How can I Volunteer at my Child's School if I Work Full-Time?

Most schools desperately need volunteers in order to lighten the burden of teachers and to help organize special events that can raise money for the school. Unfortunately for working parents, it may be difficult to volunteer at a child's school if your work hours correspond with a child’s school hours. Many times one needs to volunteer at a child's school precisely when one needs to work, but there are several creative ways in which you can still help.

Many teachers take home a pile of papers to grade and record on weekends, extending the hours long past school time that they devote to their jobs. In the past, especially in the high school setting, many teachers had funds to employ readers for this purpose, to do an initial “once over” of students’ material. These funds are now frequently not available. Some teachers may be quite open to having parents share in this work, of either grading, scoring or recording. This can be a useful way to volunteer at a child's school that may be particularly appreciated by your child’s teacher.


Another form of weekend work that can quickly have you working as a volunteer at a child's school is to offer to type or prepare materials for upcoming classes. Typists and writers are often needed to organize school newsletters as well, and many primary grade teachers like to have their children’s work typed to add to written collections. If you’re a whiz at Microsoft word, or just a quick typist with a home computer, you may be able to save your teacher or your child’s school time by offering your services.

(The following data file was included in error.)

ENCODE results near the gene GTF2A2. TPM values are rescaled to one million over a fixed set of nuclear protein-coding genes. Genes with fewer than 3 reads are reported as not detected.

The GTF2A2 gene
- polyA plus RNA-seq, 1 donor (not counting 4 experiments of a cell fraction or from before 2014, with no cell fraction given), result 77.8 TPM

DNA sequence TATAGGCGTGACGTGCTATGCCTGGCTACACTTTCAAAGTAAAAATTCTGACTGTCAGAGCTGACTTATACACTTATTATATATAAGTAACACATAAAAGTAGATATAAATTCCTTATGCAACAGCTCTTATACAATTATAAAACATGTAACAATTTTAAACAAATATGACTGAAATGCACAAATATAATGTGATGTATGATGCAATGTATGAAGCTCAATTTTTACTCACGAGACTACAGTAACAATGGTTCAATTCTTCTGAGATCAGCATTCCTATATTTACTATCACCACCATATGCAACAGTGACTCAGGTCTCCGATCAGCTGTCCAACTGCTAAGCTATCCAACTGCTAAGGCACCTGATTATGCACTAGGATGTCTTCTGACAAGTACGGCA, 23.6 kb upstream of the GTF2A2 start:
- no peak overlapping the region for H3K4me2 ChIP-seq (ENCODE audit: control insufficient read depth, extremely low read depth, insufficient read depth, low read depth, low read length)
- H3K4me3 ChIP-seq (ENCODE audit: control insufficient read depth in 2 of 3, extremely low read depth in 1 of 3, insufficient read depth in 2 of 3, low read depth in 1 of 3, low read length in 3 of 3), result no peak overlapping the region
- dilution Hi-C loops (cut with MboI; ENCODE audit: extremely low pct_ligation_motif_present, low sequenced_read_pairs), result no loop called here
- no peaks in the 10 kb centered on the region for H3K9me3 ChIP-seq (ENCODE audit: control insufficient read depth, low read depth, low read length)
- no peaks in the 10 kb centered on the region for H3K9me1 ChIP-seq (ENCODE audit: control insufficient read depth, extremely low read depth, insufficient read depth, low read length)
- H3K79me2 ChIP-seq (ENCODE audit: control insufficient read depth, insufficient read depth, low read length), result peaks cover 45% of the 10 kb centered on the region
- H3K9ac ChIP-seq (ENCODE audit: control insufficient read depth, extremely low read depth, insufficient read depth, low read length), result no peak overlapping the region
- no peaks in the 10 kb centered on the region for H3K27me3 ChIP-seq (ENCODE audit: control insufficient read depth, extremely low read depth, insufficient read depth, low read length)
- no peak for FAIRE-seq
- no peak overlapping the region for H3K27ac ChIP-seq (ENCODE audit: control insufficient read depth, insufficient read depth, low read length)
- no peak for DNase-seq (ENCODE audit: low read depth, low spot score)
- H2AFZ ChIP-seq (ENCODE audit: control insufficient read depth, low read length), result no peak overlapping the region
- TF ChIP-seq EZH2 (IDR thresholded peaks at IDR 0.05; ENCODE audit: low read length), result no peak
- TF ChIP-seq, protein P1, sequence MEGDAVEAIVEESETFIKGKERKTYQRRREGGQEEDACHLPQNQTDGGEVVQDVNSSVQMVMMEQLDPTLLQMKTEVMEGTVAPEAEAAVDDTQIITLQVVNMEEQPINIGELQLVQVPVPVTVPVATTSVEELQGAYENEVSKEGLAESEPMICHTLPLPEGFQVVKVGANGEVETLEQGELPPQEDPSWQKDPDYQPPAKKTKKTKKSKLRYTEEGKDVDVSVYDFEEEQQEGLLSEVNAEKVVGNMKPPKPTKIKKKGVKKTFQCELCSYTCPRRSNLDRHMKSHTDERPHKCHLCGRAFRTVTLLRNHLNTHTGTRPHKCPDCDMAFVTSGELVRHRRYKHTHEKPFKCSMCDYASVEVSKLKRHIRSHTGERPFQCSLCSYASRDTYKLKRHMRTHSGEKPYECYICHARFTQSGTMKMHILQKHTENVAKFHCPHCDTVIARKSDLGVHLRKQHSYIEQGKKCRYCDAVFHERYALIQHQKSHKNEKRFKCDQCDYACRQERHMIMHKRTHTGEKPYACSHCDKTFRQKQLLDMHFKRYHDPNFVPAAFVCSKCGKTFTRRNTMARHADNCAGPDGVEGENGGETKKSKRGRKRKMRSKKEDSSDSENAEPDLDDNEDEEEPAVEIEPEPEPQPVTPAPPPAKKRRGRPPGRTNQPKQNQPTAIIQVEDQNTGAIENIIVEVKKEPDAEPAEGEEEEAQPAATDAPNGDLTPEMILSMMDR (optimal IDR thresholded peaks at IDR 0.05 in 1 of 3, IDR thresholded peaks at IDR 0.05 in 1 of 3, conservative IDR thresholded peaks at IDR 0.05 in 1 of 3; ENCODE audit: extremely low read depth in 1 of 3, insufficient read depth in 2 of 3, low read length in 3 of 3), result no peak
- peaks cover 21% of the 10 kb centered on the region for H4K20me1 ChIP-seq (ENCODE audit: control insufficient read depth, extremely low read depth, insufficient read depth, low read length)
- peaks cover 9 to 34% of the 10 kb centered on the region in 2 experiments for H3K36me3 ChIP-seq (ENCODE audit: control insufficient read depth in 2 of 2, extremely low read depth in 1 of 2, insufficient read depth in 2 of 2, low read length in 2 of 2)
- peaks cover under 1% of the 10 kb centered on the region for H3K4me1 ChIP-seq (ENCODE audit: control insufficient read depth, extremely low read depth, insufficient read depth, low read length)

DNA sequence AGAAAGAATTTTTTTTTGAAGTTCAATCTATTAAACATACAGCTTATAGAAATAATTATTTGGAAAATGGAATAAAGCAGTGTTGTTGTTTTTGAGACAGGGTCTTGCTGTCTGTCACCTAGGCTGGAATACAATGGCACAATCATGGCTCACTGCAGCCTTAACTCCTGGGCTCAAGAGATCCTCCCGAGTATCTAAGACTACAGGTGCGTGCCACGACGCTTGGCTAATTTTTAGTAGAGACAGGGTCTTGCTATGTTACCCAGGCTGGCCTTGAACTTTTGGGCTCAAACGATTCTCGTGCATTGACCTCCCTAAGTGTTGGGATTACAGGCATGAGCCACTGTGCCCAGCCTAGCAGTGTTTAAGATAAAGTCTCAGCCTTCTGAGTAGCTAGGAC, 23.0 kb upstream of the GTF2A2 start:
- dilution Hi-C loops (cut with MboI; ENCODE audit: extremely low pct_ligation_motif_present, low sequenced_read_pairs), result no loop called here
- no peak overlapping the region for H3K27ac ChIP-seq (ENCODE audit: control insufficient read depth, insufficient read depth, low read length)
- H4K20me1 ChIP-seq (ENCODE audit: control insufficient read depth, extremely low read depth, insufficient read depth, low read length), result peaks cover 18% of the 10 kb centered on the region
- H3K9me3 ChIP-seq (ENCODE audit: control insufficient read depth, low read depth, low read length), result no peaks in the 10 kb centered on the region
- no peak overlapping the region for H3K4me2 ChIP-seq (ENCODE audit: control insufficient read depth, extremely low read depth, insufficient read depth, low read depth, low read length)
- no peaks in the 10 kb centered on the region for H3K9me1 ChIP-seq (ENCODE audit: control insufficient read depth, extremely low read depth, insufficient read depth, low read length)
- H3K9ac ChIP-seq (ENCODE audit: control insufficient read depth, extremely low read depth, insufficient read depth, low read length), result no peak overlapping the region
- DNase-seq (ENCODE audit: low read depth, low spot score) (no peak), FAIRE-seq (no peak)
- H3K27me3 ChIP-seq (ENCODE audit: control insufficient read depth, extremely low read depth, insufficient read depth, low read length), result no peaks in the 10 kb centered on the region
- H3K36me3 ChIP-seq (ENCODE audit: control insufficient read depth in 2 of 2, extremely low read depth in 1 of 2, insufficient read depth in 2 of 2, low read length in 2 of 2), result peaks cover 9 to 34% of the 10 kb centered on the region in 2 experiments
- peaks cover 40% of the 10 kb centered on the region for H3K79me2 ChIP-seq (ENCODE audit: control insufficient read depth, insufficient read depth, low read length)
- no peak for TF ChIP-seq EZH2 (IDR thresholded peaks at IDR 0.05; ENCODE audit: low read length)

Since schools often do need to raise money through events conducted on the weekends or in the evenings, if you cannot volunteer at a child’s school during the day, you may be able to help with one of these events. Your business contacts may prove useful, especially when schools conduct silent auctions. If you cannot volunteer at a child's school for an event, consider volunteering a service from your business. For example, someone who works in the restaurant industry might be able to offer a free meal for two or four. A travel agent might be able to convince his or her agency to offer a reduced price or free trip.

If you can’t think of ideas on your own for working as a volunteer at a child's school, you should consider attending Parent Organization or National Parent Teacher Association (PTA) meetings. Often these meetings are held at night, and many schools provide free childcare. PTAs and their equivalent can give you numerous ideas for being an active volunteer at a child's school in ways that will not conflict with your work hours.

In some cases, it is better not to volunteer at a child's school. Single parents in particular may be challenged by an overwhelming work schedule, with no partner or spouse at home to share in the household and child care duties. Even in two-parent households where both parents have a heavy workload, time with children takes precedence over volunteering. If you work many hours, your greatest gift to the school may be to focus on quality time with the kids, helping them with their homework, and supporting them in their school efforts.

Lack of parental involvement in a student’s schoolwork can create problems for the child at school, which will require more of a teacher’s time. Helping a child prepare at home often supports the school as much as if you did volunteer at a child's school. You give to the school a child who is ready and able to handle his or her schoolwork, an extraordinary asset.



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